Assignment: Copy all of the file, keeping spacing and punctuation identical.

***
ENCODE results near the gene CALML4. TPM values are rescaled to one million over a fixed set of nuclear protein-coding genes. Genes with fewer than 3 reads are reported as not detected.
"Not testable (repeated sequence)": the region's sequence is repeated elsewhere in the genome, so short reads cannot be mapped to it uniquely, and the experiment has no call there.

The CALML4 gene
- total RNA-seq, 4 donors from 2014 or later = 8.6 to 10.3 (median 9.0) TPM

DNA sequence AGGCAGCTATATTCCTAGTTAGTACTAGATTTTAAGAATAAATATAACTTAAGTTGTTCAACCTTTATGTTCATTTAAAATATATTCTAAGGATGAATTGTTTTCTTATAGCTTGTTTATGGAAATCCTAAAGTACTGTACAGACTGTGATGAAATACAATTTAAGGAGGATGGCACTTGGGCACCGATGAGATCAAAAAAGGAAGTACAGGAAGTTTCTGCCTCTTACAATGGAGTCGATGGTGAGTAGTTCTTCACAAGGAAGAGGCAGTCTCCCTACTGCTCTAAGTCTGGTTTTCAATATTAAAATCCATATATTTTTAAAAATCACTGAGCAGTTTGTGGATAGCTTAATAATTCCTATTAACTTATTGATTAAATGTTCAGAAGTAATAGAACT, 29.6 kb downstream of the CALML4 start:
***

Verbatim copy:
ENCODE results near the gene CALML4. TPM values are rescaled to one million over a fixed set of nuclear protein-coding genes. Genes with fewer than 3 reads are reported as not detected.
"Not testable (repeated sequence)": the region's sequence is repeated elsewhere in the genome, so short reads cannot be mapped to it uniquely, and the experiment has no call there.

The CALML4 gene
- total RNA-seq, 4 donors from 2014 or later = 8.6 to 10.3 (median 9.0) TPM

DNA sequence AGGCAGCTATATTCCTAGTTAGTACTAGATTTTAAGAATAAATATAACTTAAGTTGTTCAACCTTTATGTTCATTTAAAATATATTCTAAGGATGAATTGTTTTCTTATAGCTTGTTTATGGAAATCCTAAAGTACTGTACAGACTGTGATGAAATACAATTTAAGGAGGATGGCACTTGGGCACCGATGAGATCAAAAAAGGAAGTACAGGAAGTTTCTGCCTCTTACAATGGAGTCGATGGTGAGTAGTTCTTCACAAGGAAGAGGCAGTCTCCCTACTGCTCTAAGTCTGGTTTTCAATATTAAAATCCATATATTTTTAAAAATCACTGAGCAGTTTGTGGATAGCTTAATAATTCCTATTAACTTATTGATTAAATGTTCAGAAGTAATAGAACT, 29.6 kb downstream of the CALML4 start: